Confronting a World of Hatred
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Confronting a World of Hatred with God's Grace and Power
As you have frequently heard, we share a commitment here at Andrews University for each individual to understand and respond to the daunting challenges and incredible assignment to become and be World Changers for God.
As we think about those responsibilities, we are reminded that during the 2018–2019 school year, our world has been marked by an unbelievable array of tragedies, including threats even in our own neighborhood here in southwest Michigan.
In particular, these past nine months have included attacks on a Jewish synagogue in Philadelphia, on two Muslim mosques in Christchurch, and then on three Christian cathedrals on Easter Sunday in Sri Lanka. In these attacks, a dozen, later 50 and then more than 250 were killed in the separate attacks that have spanned our globe.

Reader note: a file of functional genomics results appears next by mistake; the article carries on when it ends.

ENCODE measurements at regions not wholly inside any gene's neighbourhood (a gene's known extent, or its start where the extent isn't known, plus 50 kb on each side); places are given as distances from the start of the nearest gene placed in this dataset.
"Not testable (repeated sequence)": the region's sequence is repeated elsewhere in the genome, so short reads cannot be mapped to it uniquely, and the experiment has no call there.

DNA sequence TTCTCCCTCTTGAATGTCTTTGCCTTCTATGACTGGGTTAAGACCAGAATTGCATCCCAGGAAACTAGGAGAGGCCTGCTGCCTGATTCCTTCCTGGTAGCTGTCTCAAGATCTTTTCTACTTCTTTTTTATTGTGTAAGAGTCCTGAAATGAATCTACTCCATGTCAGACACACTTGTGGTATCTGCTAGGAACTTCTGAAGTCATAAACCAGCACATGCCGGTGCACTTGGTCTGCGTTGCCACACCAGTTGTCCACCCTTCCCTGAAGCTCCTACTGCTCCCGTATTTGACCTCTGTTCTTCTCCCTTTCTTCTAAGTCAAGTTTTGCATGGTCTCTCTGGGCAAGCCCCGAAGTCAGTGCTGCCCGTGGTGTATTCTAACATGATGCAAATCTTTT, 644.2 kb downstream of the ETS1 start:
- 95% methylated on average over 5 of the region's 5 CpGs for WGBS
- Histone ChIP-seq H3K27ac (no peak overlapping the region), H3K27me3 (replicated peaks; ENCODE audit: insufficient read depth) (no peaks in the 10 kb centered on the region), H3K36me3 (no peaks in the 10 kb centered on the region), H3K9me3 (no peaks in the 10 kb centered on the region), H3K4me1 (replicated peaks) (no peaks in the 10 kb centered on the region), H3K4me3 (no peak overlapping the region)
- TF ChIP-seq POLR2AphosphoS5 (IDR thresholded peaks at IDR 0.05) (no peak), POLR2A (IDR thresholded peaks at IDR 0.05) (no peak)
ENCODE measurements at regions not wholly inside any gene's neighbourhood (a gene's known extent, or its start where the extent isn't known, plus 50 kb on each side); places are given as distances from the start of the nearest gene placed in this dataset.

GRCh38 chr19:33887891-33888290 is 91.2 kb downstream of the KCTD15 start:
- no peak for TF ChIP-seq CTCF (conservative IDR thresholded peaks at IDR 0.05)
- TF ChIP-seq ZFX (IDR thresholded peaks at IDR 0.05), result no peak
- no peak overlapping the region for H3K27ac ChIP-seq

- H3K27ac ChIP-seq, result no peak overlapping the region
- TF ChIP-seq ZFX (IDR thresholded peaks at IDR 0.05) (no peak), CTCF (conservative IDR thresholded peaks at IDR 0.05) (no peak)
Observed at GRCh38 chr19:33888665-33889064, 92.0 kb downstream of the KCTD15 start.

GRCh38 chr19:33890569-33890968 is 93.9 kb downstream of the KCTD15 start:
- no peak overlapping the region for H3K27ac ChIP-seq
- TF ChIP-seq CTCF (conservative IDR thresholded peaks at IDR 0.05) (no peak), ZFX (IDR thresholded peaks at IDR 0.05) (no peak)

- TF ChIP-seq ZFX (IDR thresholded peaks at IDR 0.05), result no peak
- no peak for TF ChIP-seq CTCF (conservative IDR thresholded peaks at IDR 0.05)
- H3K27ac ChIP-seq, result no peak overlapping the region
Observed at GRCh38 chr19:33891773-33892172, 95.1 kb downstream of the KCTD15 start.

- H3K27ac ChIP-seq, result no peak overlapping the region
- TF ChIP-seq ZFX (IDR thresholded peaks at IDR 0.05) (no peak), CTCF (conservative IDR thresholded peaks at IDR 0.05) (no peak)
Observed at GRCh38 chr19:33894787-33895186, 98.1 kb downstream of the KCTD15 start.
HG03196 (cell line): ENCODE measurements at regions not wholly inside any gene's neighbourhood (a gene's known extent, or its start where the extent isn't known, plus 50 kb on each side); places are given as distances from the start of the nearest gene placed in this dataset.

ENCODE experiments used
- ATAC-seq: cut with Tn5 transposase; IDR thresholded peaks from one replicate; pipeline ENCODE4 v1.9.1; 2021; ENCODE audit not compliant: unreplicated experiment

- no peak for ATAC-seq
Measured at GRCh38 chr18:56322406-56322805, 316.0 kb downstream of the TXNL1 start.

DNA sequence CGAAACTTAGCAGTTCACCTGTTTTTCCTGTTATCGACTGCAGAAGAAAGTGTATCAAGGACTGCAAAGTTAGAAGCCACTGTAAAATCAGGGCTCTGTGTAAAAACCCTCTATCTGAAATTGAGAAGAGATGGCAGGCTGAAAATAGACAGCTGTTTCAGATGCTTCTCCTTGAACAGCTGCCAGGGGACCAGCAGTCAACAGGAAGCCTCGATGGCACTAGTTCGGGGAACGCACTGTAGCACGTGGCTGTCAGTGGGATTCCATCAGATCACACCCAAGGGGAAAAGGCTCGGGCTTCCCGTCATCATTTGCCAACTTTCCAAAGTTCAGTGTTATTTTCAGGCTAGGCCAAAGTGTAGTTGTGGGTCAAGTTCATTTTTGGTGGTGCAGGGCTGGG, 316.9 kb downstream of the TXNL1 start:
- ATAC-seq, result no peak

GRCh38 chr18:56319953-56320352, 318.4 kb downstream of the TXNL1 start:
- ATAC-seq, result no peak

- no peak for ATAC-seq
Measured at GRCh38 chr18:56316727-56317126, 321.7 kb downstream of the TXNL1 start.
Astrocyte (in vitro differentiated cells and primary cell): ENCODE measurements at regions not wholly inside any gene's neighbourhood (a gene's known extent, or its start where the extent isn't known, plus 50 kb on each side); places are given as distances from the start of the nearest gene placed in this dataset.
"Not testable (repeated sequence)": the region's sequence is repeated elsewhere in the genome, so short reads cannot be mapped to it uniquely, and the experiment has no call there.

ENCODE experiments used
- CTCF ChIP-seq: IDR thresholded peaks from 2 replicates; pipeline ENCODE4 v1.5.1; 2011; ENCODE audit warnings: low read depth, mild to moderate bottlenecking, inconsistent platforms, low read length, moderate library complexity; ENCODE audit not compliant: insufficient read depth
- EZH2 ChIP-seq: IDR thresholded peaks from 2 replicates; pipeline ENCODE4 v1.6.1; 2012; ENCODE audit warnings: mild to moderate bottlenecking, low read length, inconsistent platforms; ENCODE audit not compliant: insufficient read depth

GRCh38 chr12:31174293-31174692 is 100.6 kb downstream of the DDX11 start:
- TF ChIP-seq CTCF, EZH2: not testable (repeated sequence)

Even in the final days before our spring graduation, there was a bomb threat against the Islamic Association of Southwest Michigan right here in Benton Harbor as well as an attack that left one dead in a southern California Jewish synagogue.
As I reflect on these horrific incidents of the past year, my heart joins with yours in deploring and mourning the hatred and violence that led to this unrelenting array of threats, injury and death for those who gather to worship in these places of faith around the world.
And as my heart is broken in these moments, I’m also reminded that we often do not take time, or even seem to have enough meaningful time, to pause and mourn these awful moments in the world. We find it hard to take the time to recognize these life-taking and life-altering events suffered by our sisters and brothers—those who are truly our neighbors—wherever they live and worship in this world.